In their paper, the Biosulin equivalence in standard therapy (BEST) investigators are careful to point out the differences between generic and bio-identical/similar products.[l] It appears from their small study that, using an inexpensive insulin and relying on HbA1c data alone in the absence of regular self-monitoring of blood glucose, a person with diabetes can 'get by'. This would appeal to health economists and would certainly fulfil some of the needs of the continent. The take-home message is clear: using less expensive insulin can make sense economically without compromising glycaemic control as measured by HbA1c. The BEST study demonstrates that the biosimilar product Biosulin provides clinically useful outcomes and therefore goes a long way in reassuring us about its role as a potential therapeutic option.

However, do young people with diabetes want to use human insulin? Are they satisfied with the limitations these products place upon them? It appears that in the developed world, teenagers with type 1 diabetes are beginning to use novel technologies as one means of improving treatment adherence and glycaemic control.[4] Furthermore, a review by Rys and co-workers[5] found that using rapid-acting insulin analogues was associated with greater treatment satisfaction and a modest improvement in glycaemic control. Are these factors not also important for young people in Africa with diabetes?

Additionally, the significant intra- and inter-patient patient variability seen when using NPH insulin makes it unlikely that the HbA1c data in Segal et al.'s clinical trial[1] accurately reflect the quality of glycaemic control in these patients. The population of type 1 patients was sourced mainly from the state sector, and they were not provided with the means to perform any self-monitoring of blood glucose. We therefore know nothing of their glycaemic flux or the status of their hypoglycaemic awareness, particularly given that the mean duration of type 1 diabetes was 7.2 years.

What is obvious here is that patients with the financial means will inevitably be commenced on or converted to analogue insulins, will score higher on satisfaction scores, and are likely to be using a smart mobile phone, insulin pump or other technology to augment their treatment regimen. But any person with sub-optimal glycaemic control, and not plagued by recurrent hypoglycaemia, cannot and should not be automatically placed upon these more expensive insulins in the hope that diabetes control will improve. Diabetologists have previously provided us with the insight that poor glycaemic control is generally a patient problem, and not an insulin one.[6]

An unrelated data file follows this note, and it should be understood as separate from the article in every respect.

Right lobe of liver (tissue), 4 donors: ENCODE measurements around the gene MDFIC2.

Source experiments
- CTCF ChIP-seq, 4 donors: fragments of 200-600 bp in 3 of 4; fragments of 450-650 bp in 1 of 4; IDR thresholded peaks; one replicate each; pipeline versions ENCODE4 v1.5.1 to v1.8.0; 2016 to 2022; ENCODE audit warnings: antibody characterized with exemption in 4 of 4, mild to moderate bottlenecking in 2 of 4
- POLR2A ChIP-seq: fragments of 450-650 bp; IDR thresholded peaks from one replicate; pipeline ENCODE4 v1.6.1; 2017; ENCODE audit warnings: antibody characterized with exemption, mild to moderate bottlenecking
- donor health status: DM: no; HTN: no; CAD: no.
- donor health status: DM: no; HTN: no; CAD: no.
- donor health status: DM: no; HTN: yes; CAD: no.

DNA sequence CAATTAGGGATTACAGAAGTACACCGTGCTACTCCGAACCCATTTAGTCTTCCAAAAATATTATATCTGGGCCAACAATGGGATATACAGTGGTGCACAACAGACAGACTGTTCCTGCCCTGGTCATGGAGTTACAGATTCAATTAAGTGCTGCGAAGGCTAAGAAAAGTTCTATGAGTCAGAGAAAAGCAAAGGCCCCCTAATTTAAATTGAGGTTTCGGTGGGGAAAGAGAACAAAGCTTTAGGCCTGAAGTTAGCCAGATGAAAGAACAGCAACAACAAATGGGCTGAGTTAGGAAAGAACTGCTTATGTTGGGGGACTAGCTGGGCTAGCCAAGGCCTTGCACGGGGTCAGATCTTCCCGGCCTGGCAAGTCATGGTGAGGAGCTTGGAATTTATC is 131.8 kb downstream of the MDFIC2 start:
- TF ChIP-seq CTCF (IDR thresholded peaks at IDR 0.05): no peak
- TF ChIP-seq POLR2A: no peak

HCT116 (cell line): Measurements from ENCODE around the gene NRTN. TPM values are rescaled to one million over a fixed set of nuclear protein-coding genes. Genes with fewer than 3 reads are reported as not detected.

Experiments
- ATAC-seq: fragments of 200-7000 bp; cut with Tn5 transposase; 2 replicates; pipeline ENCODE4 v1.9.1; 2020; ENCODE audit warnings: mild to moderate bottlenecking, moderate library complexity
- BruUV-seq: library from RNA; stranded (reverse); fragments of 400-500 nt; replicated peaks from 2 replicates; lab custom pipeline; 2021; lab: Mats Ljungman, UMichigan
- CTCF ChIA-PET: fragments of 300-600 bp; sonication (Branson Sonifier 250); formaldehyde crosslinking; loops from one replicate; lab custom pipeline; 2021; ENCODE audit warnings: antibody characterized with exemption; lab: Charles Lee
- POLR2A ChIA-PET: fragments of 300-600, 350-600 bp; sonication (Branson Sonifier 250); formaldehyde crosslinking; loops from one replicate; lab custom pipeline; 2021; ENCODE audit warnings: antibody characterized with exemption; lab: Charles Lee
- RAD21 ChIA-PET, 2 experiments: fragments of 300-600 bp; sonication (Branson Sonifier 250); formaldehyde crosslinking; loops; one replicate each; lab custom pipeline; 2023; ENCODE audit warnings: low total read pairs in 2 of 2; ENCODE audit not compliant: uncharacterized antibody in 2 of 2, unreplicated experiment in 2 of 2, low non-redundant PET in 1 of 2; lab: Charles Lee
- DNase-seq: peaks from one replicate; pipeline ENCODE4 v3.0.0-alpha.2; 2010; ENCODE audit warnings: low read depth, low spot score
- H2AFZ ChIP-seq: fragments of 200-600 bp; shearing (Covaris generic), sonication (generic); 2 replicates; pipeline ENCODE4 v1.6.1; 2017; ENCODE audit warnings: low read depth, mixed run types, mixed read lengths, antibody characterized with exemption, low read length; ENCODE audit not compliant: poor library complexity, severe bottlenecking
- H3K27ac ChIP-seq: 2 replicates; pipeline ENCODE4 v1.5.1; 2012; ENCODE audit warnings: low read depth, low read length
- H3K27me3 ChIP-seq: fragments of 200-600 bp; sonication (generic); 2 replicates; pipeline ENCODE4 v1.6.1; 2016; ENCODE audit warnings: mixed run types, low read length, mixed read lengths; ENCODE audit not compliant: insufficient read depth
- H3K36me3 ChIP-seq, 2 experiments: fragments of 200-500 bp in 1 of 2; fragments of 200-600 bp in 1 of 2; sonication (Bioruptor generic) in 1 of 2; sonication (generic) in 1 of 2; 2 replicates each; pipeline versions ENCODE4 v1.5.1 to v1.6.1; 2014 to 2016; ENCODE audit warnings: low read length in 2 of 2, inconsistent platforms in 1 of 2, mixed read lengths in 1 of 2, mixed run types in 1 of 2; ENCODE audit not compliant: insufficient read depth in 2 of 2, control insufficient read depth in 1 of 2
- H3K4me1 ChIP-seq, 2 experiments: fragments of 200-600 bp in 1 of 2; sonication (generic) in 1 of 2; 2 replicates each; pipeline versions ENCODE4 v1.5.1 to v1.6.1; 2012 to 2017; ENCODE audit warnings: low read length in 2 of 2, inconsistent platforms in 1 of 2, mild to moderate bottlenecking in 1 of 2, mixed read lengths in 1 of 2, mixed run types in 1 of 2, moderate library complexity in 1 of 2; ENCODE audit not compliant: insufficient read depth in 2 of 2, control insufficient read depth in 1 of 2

In the second paper in this issue,[2] Marran and Segal clearly point out the limitations of current dosing algorithms for the provision of prandial insulin. In clinical practice, optimising the postprandial glucose level is particularly challenging. Moving from a trial environment to the 'real world' will now be a further challenge. By acknowledging that type 1 diabetes is not always an 'easy-to-treat' condition, and considering the number of tasks that people with diabetes have to master, it seems only fair to make enhanced provision for aiding them in the quest to optimise their glycaemic control and improve their quality of life. How do we best meet these needs? Ahola and Groop[7] cite several reasons, including patient- and environment-specific factors, for persistent sub-optimal diabetes control. They advocate that as many of these factors as possible should be identified. One additional means to assist in improving glycaemic control might be use of a 'sensor-augmented' insulin pump that provides real-time continuous glucose monitoring together with an insulin pump. Robust data exist in support of this approach.[8] Marran and Segal used this tool successfully in a resource-replete population, and provided extraordinary information that would not have been available by finger-prick testing alone. Clearly, this tool is not for all and by no means replaces routine self-monitoring of blood glucose. The investigators' findings here are similar to those recently published.[9,10] What is required, going forward, is a re-engineering of our advice regarding fat and carbohydrate consumption at meals, and optimising of insulin doses to match intake.